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As a newbie to this forum (or any forum for that matter), I was wondering if anyone would be so kind as to tell me what you think are the top 10 things to do to your web site to get good rankings on Google?
I've read about using keywords in your title tag, meta tags, alt tags, hrefs, body copy, comments, etc...
I've read that using CSS to design the site instead of tables will help also...
I've read many of the threads in this forum too.
What does SERP mean? What is www2 and www3 google urls mean?
What is the "dance"? When Google tweaks their algo and re-spiders all sites?
I'm trying to get smart on Google optimization quickly! I'm sure it's not something to learn overnight, but if you could steer me in the right direction, that would be great.
Any thoughts or ideas would be very much appreciated!
title tag: Important. Think phrases, not just words.
meta tags: Google used the META description instead of the contextual snippet if the META description matches the search words. META keywords are completely irrelevant for most pages.
alt tags: The behaviour changes now and again. Sometimes Google uses alt text if it's in a link. Usually it does count alt text in a link to help the page you're linking to.
hrefs: The anchor text weight from a link has always been important in Google. Again, having the phrase helps. The anchor text on a page gets more weight than normal body text too.
body copy: Still helps; maybe a little more now than a few months ago. Having the search phrases in the body is much better than having just the words.
comments: I don't remember comments ever helping in Google.
etc: Well, URLs don't make much difference in my opinion.
CSS to design the site instead of tables: Not in itself, but if you tidy up the flow of the page then this can give you benefits.
What does SERP mean?: Search Engine Results Page (see glossary on the top navigation bar of this page)
What is www2 and www3: Google have several datacentres (eg. www-ex.google.com, www-in.google.com, etc.) and sometimes www2.google.com and www3.google.com point at different data from www.google.com Very occasionally (like today) Google point them at interesting results, presumablly to get some webmaster feedback (it works!).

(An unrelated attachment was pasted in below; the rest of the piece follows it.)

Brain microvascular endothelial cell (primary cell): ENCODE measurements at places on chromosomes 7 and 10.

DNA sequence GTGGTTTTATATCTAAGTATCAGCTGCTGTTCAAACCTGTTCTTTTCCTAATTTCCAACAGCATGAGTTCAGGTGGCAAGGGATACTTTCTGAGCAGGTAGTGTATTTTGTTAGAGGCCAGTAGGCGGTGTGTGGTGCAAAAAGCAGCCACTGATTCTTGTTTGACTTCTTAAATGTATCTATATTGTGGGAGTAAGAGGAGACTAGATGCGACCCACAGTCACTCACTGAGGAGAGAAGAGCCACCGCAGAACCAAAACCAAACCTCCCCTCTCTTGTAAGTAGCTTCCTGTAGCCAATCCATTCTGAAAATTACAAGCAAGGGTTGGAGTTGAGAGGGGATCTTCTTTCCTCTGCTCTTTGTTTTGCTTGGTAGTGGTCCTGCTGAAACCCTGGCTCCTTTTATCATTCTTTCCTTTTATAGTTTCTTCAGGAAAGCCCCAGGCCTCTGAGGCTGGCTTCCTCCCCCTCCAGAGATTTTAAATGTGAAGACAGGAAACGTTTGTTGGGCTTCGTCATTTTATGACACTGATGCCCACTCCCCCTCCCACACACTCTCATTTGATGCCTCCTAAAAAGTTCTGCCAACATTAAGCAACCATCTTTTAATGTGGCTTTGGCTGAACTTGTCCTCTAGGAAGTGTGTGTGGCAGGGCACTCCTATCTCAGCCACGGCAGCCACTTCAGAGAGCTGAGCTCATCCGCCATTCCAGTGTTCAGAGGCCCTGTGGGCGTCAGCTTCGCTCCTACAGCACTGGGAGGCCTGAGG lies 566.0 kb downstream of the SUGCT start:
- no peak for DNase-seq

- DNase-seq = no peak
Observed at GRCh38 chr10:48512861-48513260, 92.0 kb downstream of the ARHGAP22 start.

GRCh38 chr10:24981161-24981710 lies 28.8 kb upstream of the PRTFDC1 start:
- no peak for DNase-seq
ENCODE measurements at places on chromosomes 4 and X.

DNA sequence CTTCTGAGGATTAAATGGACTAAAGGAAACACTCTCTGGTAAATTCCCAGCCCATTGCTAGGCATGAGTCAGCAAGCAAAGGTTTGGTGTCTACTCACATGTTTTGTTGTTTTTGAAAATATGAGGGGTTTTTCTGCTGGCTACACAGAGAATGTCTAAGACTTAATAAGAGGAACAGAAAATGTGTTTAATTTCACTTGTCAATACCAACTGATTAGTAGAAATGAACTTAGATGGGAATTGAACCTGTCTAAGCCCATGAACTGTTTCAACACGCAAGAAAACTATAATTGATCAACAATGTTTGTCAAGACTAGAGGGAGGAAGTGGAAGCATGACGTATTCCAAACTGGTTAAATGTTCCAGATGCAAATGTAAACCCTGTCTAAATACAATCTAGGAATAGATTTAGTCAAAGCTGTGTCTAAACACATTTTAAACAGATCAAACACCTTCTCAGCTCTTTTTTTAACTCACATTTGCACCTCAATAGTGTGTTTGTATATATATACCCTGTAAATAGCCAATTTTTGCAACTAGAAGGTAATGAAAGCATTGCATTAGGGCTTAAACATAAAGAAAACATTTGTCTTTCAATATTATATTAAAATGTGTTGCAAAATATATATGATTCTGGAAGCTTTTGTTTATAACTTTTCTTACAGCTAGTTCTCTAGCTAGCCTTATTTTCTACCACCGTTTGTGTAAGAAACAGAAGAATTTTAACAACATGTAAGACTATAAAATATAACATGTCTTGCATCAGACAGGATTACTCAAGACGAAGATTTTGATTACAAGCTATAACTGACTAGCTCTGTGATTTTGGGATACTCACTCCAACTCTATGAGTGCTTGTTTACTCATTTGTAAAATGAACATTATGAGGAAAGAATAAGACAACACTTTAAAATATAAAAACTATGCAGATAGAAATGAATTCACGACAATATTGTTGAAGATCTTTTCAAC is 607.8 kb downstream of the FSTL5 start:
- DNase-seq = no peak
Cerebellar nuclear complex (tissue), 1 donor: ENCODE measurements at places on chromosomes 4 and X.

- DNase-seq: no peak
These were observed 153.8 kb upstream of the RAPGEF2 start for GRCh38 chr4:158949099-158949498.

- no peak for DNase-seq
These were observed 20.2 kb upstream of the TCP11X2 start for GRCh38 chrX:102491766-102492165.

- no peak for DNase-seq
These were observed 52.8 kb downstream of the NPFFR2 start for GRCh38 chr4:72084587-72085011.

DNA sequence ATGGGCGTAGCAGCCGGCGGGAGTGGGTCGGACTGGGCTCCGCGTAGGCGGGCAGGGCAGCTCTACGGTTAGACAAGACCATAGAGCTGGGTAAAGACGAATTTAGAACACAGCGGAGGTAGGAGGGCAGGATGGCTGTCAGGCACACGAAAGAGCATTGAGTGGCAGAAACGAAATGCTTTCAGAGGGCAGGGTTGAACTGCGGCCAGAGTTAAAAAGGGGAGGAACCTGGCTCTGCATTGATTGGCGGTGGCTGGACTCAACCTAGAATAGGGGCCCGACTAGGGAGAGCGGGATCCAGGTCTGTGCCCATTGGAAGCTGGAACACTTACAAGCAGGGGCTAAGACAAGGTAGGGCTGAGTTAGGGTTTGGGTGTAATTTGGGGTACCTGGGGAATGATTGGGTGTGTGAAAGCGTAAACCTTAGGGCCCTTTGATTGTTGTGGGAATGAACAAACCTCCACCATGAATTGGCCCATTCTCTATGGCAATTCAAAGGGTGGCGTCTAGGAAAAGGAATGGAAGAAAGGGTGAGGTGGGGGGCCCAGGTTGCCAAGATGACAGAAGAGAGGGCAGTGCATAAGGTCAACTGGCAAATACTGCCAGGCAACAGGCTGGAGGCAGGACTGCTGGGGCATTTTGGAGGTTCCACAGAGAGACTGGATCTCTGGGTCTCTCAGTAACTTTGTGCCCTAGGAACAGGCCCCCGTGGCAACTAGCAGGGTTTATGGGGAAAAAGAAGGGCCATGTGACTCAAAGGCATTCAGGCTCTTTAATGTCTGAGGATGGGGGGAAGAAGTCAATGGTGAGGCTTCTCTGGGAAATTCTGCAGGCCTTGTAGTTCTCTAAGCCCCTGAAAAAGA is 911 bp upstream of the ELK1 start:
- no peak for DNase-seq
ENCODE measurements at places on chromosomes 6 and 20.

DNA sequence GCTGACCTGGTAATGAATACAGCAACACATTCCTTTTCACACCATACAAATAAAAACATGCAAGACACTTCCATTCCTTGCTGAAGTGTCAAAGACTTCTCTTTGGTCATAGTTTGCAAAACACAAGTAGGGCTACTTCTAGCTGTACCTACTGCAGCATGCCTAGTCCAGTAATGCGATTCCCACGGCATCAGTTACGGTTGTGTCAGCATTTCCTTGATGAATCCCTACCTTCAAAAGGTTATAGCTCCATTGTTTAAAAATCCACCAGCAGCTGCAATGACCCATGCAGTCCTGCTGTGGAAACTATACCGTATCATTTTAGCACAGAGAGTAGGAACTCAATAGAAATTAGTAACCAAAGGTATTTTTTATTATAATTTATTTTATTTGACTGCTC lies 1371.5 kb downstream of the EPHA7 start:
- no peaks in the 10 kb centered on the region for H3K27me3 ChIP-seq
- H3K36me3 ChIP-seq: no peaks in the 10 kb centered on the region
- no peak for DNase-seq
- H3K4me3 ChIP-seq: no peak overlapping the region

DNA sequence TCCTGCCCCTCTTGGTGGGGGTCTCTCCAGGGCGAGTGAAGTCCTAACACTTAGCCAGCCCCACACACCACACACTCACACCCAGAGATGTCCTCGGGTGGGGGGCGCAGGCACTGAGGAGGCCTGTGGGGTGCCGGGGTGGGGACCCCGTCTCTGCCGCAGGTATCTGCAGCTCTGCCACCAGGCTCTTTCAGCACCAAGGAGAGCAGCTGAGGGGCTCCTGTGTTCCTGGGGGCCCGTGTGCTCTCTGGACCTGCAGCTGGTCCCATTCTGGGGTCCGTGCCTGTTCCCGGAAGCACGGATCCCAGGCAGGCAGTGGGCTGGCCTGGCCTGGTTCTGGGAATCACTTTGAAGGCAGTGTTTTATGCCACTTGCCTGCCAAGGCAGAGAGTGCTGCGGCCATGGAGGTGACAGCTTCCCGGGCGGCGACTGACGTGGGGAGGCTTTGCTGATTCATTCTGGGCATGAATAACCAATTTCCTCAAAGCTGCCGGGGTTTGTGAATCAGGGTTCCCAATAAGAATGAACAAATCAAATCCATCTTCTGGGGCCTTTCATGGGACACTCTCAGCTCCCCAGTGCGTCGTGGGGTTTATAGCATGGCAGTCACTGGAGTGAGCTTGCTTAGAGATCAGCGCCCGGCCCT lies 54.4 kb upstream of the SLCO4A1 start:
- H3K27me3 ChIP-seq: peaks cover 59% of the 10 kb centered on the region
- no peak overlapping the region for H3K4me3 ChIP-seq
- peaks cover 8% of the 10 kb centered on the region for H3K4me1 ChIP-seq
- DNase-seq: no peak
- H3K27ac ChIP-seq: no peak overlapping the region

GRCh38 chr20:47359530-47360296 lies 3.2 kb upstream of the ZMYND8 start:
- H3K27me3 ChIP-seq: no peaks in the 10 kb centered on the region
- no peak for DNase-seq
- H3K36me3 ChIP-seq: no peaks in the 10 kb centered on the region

"dance"?: It's when the various datacentres are out of sync. This term used to be appropriate for old-style updates, when Google tweaked their algo and re-spidered all sites. Now, change is constant so normally a Google update is just when the link: search and Toolbar PageRank values catch up with recent spidering, or more rarely when there's a major change in Google (like the recent 'Florida' update).
Any discussion on this subject needs mention of Brett's Successful Site in 12 Months with Google Alone [webmasterworld.com] post. It stands the test of time very well.
The other thing that is important to consider is that if you do everything 'right' from a standard SEO point of view (links, page construction, etc.) then you can trip a Google filter or 'penalty'. For example, quite a lot of people who ran multiple sites and linked their home pages together had a nasty surprise back in December 2001 when their PageRank was removed entirely. Recently, there have been some new penalties, but they're still being debated in the 'Florida' update threads.
Generally, the more natural ("organic") your site, who it links to and who links to it, the more chance it has of weathering Google storms.
Although it doesn't help directly, it makes your html pages much smaller - thus a better text to code ratio - thus better placement.
I recently changed from table layouts to css layouts and this made a very noticable and positive impact on our serp positions and referrals.
One of the top things I've done in my short stint as a webmaster (4 months and still going) was to look beyond the site itself. The site *is* important, and you'll get a lot of good direction here at WW, but after the site is running smoothly (don't wait too long) develop an Ad Campaign. Right now that's the only reason my site is being spotted in the serps for my main keyword.
In hindsight, it's too bad it took what it did to force us into having an Ad Campaign. Just imagine all the lost revenue from resting on our SEO laurels.
What is www2 and www3: Google have several datacentres (eg. www-ex.google.com, www-in.google.com, etc.) and sometimes www2.google.com and www3.google.com point at different data from www.google.com. Very occasionally (like today) Google point them at interesting results, presumably to get some webmaster feedback (it works!).
Is this a generally held view? That www2 and www3 are not an automatic move towards www?
If so, it may be that the doggy doo-doos we are seeing now on -in, www2 and www3 may not migrate en bloc to www, and I'll be able to start breathing again!
joined:Dec 9, 2003
Just be fully awre that nobody here *knows for a fact* how much weight Google gives to each element and often if the element is a factor at all.
The philosophy I follow is very simple and works extremely well for me.
1) Add new content pages daily.
2) Make each content page specific to a set of keywords and phrases. Write a detailed page that describes the product/service/tip or whatever.
3) Make full use of H1, H2 etc tags
4) Make good use of all Meta tags and Titles. Include your keywords and phrases but ensure it contructs a readable sentence for *person*
5) Add a basic HTML site map.
6) Get as many links as possible from other on-topic sites. Do *not* worry about what the PR of the page with your link is.
6) Add more content and think human not robot.
I recently changed from table layouts to css layouts and this made a very noticable and positive impact on our serp positions and referrals. <<